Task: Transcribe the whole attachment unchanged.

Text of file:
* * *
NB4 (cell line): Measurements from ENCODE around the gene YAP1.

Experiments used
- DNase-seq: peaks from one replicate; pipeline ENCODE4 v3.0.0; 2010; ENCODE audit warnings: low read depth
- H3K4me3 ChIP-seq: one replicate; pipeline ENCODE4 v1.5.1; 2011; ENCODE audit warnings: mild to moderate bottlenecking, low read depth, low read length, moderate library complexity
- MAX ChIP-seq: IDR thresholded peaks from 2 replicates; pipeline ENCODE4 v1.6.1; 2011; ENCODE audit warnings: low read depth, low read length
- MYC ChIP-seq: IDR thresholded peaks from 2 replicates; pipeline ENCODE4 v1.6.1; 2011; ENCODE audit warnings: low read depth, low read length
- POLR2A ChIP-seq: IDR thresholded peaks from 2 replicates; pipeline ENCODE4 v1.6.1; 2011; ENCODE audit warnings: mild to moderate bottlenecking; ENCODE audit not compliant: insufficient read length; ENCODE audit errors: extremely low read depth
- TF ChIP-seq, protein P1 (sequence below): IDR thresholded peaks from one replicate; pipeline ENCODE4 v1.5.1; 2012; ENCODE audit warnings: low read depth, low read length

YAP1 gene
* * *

NB4 (cell line): Measurements from ENCODE around the gene YAP1.

Experiments used
- DNase-seq: peaks from one replicate; pipeline ENCODE4 v3.0.0; 2010; ENCODE audit warnings: low read depth
- H3K4me3 ChIP-seq: one replicate; pipeline ENCODE4 v1.5.1; 2011; ENCODE audit warnings: mild to moderate bottlenecking, low read depth, low read length, moderate library complexity
- MAX ChIP-seq: IDR thresholded peaks from 2 replicates; pipeline ENCODE4 v1.6.1; 2011; ENCODE audit warnings: low read depth, low read length
- MYC ChIP-seq: IDR thresholded peaks from 2 replicates; pipeline ENCODE4 v1.6.1; 2011; ENCODE audit warnings: low read depth, low read length
- POLR2A ChIP-seq: IDR thresholded peaks from 2 replicates; pipeline ENCODE4 v1.6.1; 2011; ENCODE audit warnings: mild to moderate bottlenecking; ENCODE audit not compliant: insufficient read length; ENCODE audit errors: extremely low read depth
- TF ChIP-seq, protein P1 (sequence below): IDR thresholded peaks from one replicate; pipeline ENCODE4 v1.5.1; 2012; ENCODE audit warnings: low read depth, low read length

YAP1 gene